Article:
I remember as a teenager hearing small children use terms like wee-wee and pee-pee to describe their genitals. I would roll my eyes and think, “That’s ridiculous. My kids are going to use the correct words for their anatomy.”
Over the years I never wavered in my conviction. And when my daughter was born one month and one day after my son’s first birthday, I stood firm. As my babies grew into curious toddlers, I began to implement my policy of using the terms “penis” and “vagina” instead of cutesy euphemisms.
My son immediately grasped the concept and knew he had a penis. My daughter also understood that her brother had a penis. Unfortunately, she was convinced she had one as well.
Over the next several months she made numerous references to her penis; the more public the place, the louder her reference.
I began to question my methods. Had a done something to make having a penis seem more exciting, more fun, more interesting? It had to be my fault. Let’s face it: my daughter was two-years-old and on a fast track to a therapist’s chaise where she would undoubtedly blame me—they always blame the mother.
My husband tried to help me instill in our daughter the correct terminology. But she consistently dug in her two-year-old heels and emphatically defended her right to have a penis.
I took it as a sign she would become a successful attorney someday. I’m not sure what my husband thought about her future, but suffice it to say he didn’t share my optimism. I think he had visions of her giving a high school graduation speech peppered with references to her penis.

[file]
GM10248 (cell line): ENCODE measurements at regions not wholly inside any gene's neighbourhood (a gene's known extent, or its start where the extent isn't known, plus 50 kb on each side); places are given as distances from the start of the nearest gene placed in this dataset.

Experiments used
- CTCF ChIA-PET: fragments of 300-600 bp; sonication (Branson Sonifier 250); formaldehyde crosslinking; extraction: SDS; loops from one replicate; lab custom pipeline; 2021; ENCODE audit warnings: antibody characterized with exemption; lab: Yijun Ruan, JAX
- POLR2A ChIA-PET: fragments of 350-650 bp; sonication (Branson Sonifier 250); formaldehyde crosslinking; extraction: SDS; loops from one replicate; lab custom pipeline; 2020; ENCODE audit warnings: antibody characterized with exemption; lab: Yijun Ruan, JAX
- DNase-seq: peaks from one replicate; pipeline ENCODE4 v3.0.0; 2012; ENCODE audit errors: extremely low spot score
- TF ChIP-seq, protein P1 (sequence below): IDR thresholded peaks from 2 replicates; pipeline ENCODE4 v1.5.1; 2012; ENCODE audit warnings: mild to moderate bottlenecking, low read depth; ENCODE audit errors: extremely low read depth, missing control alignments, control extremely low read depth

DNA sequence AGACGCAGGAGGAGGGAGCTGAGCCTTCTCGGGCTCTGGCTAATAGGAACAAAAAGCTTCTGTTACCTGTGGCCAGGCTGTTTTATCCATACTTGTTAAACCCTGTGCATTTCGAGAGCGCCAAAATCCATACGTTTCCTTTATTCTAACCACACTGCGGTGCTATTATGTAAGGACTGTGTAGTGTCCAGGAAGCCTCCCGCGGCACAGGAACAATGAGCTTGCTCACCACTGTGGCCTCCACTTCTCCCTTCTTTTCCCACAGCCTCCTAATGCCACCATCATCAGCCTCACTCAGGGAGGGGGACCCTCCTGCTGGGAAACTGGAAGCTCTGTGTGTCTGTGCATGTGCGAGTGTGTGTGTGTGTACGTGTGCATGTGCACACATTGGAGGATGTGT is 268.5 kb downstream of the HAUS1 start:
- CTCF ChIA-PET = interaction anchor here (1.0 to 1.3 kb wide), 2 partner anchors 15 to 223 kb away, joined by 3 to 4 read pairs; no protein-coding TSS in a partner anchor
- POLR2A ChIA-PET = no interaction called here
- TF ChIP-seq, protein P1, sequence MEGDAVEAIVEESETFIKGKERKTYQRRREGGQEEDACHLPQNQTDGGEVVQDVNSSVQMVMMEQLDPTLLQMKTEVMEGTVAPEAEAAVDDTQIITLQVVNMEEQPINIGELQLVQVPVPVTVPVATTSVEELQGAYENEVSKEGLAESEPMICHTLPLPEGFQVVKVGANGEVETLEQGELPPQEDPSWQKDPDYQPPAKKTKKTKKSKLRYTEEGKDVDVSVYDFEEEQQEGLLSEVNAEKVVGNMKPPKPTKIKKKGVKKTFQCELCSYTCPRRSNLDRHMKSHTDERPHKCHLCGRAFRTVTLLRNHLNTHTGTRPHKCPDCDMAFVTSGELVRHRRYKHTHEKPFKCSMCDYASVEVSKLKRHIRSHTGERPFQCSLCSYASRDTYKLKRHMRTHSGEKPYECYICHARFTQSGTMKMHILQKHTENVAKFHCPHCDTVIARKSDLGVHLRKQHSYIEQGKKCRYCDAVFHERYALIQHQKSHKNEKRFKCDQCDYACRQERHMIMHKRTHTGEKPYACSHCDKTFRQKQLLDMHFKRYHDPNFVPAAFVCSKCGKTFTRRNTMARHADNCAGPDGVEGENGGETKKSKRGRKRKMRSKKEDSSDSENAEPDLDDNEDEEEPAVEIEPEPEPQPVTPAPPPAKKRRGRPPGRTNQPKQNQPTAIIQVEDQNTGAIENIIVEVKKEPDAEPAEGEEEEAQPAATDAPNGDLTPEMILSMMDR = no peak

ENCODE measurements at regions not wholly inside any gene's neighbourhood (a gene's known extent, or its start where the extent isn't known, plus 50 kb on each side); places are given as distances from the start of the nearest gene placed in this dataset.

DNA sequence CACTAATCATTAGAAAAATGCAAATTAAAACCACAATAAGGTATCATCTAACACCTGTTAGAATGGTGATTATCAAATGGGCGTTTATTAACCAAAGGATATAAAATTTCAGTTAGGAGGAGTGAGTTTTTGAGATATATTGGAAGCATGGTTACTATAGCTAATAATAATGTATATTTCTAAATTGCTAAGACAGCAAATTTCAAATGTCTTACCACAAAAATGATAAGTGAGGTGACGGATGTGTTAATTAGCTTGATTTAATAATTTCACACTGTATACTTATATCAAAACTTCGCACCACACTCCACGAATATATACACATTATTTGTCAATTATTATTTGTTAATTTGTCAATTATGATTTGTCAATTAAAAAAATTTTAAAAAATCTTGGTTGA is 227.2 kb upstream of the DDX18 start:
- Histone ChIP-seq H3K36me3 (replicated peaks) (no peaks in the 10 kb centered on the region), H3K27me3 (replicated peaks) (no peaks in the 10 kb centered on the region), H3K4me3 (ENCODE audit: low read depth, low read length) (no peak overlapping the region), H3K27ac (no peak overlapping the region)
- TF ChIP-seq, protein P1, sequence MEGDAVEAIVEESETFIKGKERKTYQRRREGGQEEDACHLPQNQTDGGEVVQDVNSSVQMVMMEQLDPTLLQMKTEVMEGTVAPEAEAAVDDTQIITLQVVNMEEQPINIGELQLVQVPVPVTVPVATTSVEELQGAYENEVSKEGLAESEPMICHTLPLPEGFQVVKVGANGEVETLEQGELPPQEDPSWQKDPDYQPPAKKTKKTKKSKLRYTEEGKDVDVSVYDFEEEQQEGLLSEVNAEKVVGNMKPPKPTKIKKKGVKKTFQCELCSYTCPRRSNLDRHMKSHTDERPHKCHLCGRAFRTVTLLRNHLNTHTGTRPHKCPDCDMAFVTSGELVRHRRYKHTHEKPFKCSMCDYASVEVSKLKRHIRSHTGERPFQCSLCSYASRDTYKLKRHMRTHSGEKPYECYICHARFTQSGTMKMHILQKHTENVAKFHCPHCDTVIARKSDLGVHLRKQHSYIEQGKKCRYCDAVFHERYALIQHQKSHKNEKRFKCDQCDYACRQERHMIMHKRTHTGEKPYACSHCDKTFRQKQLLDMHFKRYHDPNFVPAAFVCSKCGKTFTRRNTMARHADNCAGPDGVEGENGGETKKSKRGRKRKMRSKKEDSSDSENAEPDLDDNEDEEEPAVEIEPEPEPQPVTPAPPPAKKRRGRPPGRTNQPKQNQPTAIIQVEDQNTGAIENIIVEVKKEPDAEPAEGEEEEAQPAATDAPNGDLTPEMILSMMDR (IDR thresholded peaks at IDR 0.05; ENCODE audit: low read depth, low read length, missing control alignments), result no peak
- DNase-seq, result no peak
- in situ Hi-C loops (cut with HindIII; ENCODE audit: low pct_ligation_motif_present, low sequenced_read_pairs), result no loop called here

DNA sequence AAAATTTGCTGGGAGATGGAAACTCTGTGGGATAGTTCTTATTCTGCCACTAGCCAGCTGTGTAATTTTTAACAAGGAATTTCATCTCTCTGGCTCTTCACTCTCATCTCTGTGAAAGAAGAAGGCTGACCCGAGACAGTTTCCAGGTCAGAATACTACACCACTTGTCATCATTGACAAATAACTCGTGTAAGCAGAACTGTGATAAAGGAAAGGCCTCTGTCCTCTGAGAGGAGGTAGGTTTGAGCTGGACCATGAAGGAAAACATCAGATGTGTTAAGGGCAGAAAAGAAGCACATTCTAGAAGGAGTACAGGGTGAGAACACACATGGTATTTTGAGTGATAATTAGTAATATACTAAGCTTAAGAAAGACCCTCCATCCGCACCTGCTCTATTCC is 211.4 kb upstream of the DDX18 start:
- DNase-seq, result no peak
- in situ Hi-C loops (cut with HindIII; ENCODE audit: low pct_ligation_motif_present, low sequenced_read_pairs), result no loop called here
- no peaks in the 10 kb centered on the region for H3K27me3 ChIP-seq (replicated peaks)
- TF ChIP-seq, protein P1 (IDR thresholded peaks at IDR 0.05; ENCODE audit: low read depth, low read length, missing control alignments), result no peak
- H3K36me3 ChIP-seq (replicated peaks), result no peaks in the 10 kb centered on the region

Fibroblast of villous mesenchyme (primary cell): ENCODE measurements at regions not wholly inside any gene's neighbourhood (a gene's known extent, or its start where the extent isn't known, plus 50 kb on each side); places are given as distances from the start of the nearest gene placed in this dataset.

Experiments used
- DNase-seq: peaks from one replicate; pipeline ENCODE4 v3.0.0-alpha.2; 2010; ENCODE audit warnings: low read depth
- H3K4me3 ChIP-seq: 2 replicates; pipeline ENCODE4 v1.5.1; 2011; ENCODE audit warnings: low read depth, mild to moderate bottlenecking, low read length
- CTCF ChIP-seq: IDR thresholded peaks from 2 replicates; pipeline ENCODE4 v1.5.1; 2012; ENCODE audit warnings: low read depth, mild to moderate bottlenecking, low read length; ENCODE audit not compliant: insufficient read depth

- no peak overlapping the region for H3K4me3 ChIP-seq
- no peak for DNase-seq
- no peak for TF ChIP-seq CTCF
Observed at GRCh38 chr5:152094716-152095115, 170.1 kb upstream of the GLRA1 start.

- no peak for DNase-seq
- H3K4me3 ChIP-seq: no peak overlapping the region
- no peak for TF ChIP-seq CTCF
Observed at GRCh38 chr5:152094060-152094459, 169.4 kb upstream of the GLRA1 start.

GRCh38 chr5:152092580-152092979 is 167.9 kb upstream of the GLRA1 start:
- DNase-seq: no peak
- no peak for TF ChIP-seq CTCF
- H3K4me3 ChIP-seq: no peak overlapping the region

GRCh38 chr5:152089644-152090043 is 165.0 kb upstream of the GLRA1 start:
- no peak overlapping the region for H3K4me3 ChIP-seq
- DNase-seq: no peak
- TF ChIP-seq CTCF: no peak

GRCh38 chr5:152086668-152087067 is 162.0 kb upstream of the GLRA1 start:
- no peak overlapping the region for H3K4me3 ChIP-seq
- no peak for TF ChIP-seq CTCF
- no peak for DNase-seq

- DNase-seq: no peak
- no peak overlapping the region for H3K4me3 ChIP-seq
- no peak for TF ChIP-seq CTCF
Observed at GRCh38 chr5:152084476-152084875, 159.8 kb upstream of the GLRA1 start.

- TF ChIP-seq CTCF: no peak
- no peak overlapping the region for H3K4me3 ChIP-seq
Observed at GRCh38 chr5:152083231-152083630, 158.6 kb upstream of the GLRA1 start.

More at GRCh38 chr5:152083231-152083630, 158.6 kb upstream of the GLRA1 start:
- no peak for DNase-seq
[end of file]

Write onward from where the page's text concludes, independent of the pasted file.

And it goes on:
Weeks passed…and, oddly, so did her obsession with announcing the antics of her penis to people in public. Her daycare stopped mentioning it to us. We breathed a sigh of relief and assumed this particular toddler tale was over.
But things are never what they seem
One evening my husband took her to the grocery store. In the check out line, he held her perched on his hip. She began to slide down, as squiggling little girls will do, and he hoisted her back up. She promptly yelled, “Stop it, Daddy! You’re hurting my penis!”
Now, according to his rendition of the story, everyone in the place turned to stare at them, wide-eyed and slack-jawed, as the planet ceased to spin on its axis and they were all frozen in a state of suspended animation.
I lovingly refer to the months that followed as my husband’s penis-censoring-psycho phase.
Our daughter still refused to say vagina, but at least she stopped saying penis—well, OK, she just didn’t say it so often.
Then, one night, she impressed me by announcing that she knew the entire hokey-pokey. She performed it splendidly, from “put your right hand in” to “take your whole self out”. Understand that “your” was pronounced, “you’s” at that point, but it was impressive nonetheless.
When Daddy arrived home she couldn’t wait to show him her new trick. He dutifully sat on the couch and she pranced in front of him, repeating her earlier performance to an equal degree of perfection, with one minor change. She added a new verse for him. I watched and listened as her sweet, enchanting little voice sang:
“You put you’s buhjina in, you take you’s buhjina out…”
My husband choked on his tongue.
“We do NOT use THAT body part when we sing the hokey-pokey!” he sputtered.
I could honestly see his heart beating through his shirt as he waved his arms in the air like an NFL referee calling the goal “no good.”
I, on the other hand, brimmed with motherly pride.
“YES!” I thought to myself. “She’s finally got it!”
M.W. Cornelison swears her daughter wasn't scarred by the experience, but she's not so sure about her husband... She and her family live just outside of Austin where she helps her husband run their business and plies the kids with pizza whenever possible to steal away more writing time.